Two years of panic attacks: Panic at the Disco. And the supermarket. And sometimes at the bus stop

Trembling hands, rapid heartbeat, shortness of breath, sweating, dizziness, nausea and the sensation that something godawful is going to happen. I know I am having a panic attack.

I lived with these anxiety assaults for two years. They would hide behind corners in my mind and then jump out when I wasn’t expecting them.

If you have never experienced one, it is difficult to explain the sheer alarm and fear that they bring. I try to explain it as the divergence between the rational and the irrational.


I could be standing in a queue at the coffee shop when suddenly my irrational mind would hit the big red “PANIC” button and I would accelerate into “fight or flight” mode.

My adrenalin would start to pump. I would breath shallow and fast. My mind would tell my body it prepare itself immediately to either attack or to run from a dangerous situation. The reaction is such that the situation must surely involve a marauding dinosaur / knife wielding maniac / earthquake / the unsuspecting nice barista at the coffee shop*.

In retrospect, I was going through a very stressful time and this was my mind’s way of coping and reminding me that I had worries I needed to face and deal with. Hindsight tells me that the stress had run down my mental batteries.

For others, these attacks can be symptomatic of an underlying anxiety disorder, eg social anxiety, agoraphobia, general anxiety disorder, OCD.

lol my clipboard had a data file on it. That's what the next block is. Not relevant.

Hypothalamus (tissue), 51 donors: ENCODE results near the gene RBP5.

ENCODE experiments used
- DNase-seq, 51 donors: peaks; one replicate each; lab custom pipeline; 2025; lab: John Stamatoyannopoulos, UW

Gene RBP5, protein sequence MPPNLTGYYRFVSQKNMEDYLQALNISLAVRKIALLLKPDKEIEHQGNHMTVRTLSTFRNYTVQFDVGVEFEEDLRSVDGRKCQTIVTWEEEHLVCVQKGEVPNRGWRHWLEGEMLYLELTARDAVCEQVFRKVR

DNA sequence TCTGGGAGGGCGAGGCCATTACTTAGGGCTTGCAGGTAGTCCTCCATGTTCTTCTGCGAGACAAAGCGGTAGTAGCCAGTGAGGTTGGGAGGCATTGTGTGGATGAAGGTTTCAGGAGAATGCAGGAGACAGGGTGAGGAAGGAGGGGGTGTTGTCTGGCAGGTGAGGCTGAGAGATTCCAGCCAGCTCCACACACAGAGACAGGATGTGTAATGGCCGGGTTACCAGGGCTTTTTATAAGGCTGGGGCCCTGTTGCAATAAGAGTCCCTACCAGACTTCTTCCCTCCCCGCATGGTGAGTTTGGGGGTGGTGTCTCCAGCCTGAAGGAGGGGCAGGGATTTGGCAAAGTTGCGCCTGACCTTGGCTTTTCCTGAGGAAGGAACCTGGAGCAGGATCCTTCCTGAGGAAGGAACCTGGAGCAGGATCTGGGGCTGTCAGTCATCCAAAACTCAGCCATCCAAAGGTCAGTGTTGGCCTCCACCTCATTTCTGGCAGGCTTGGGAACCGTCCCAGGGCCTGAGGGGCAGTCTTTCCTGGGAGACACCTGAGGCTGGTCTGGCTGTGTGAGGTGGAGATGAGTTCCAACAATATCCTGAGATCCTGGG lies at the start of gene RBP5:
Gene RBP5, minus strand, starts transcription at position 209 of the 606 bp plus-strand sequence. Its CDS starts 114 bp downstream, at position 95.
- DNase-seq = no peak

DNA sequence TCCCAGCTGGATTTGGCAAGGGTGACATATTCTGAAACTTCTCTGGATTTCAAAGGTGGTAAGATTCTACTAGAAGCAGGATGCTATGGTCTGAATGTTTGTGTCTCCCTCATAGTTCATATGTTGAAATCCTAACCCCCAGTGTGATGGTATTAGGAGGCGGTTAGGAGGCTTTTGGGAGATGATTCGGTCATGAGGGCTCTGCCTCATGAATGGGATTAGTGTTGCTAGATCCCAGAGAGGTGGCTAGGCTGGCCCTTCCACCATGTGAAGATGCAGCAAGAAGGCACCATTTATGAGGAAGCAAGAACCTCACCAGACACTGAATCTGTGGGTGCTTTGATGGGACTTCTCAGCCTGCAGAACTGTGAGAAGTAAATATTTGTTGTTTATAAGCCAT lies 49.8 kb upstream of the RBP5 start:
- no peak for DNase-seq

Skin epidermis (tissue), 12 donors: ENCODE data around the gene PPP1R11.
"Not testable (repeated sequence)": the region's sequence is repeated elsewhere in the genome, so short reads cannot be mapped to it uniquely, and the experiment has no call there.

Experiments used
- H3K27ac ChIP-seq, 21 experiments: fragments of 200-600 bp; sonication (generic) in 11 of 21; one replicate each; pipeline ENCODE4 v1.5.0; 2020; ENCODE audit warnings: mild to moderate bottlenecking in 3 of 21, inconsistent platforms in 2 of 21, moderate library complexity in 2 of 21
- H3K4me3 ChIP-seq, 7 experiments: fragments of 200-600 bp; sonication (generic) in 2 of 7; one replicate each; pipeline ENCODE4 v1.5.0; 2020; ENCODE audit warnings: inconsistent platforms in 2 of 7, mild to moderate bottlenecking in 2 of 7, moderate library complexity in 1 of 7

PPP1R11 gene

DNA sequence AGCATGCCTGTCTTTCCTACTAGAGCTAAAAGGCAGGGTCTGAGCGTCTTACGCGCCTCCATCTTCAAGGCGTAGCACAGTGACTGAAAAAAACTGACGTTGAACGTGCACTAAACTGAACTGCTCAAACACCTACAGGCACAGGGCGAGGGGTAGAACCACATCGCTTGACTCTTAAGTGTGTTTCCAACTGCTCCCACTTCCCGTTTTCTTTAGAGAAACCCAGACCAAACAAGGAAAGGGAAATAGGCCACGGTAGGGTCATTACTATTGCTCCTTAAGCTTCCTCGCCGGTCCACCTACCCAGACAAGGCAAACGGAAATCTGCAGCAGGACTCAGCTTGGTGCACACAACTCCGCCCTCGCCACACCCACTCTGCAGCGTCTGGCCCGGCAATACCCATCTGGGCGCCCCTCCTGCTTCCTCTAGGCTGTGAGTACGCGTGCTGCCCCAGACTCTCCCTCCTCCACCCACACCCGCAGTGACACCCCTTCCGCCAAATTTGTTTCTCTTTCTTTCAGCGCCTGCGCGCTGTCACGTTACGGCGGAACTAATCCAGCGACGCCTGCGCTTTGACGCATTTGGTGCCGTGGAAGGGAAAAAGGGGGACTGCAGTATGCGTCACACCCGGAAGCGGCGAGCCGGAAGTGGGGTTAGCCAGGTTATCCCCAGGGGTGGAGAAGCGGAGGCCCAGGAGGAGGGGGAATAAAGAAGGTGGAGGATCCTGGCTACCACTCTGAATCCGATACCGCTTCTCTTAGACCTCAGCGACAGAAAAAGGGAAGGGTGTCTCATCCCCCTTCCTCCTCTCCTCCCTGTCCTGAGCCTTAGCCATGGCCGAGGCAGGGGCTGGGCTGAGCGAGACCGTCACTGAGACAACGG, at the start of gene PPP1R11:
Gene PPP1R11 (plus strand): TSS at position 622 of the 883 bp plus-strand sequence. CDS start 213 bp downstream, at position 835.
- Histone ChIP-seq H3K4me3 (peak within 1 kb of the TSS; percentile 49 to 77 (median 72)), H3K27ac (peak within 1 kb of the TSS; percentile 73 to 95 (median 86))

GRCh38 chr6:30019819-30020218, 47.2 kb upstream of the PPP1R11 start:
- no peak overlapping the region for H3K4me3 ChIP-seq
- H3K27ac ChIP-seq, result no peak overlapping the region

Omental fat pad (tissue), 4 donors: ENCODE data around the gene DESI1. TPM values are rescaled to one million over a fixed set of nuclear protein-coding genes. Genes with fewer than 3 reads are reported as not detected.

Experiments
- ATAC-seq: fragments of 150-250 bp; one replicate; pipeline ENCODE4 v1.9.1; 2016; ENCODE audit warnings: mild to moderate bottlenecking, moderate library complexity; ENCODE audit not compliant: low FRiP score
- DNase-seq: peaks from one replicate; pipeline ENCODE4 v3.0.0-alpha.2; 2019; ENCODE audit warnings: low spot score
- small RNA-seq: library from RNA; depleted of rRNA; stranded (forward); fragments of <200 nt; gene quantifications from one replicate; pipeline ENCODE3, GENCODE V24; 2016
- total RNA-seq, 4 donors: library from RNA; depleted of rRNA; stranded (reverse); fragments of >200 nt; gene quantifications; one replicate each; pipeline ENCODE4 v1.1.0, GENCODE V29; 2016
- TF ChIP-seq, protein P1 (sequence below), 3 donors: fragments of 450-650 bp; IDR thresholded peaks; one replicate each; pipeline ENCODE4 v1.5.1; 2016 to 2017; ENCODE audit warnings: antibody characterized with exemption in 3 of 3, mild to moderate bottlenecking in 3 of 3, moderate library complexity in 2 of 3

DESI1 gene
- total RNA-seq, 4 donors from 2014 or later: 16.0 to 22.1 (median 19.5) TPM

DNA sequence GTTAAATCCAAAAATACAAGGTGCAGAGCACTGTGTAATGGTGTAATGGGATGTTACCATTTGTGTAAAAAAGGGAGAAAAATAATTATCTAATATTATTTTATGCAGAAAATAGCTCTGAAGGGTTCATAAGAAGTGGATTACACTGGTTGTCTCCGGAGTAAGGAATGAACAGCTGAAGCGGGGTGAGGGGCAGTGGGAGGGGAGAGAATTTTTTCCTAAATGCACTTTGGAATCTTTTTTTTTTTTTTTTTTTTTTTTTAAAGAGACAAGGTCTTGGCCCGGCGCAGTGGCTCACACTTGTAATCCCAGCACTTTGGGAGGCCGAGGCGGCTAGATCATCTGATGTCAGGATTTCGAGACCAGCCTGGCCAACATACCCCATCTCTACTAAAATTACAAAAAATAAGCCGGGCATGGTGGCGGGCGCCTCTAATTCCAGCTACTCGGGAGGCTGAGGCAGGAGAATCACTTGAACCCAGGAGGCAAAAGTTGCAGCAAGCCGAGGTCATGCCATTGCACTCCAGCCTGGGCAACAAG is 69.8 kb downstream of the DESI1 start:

So it is no surprise that as our lives become more stressful, panic attacks are becoming increasingly common. But so are the number of people, including celebrities, who are willing to talk about them.


Emma Stone revealed to Vogue in 2012 that she had her first panic attack at just eight years old. The Saturdays’ Frankie Sandford has been open about her constant battle with the condition, which resulted in her being hospitalised in late 2011.

panic attacks

Kate Moss, Jemima Kidd and David Bowie have all spoken about their experiences with anxiety. Our own Bressie hit the headlines earlier this year when he admitted to suffering his first full-blown panic attack while sitting on the panel of The Voice. “My anxiety was crippling” he said. “I had to deal with it, or the future was dangerous for me. My message is, ‘you can learn to deal with it. You can control it, and get rid of it’.”

I have learned to deal with mine. Changes to diet, increased exercise, practicing mindfulness and stress management all work for me.

If you are feeling like you are drowning in your panic, a good GP can advise you on other options (as well as ruling out any physiological contributors). Medication, counseling and cognitive behavioural therapy are all available. The first step is simply to talk.

Gaining control didn’t happen overnight. Sometimes the panic gives me a swift kick up the behind, resulting in a few residual jitters in my tummy. Just to let me know that it still knows a few good hiding places in our game of hide ‘n’ seek.

Can anyone relate to feeling like this? What helps you manage your panic or anxieties?

And does anyone have a spare brown paper bag?


Andrea Kissane

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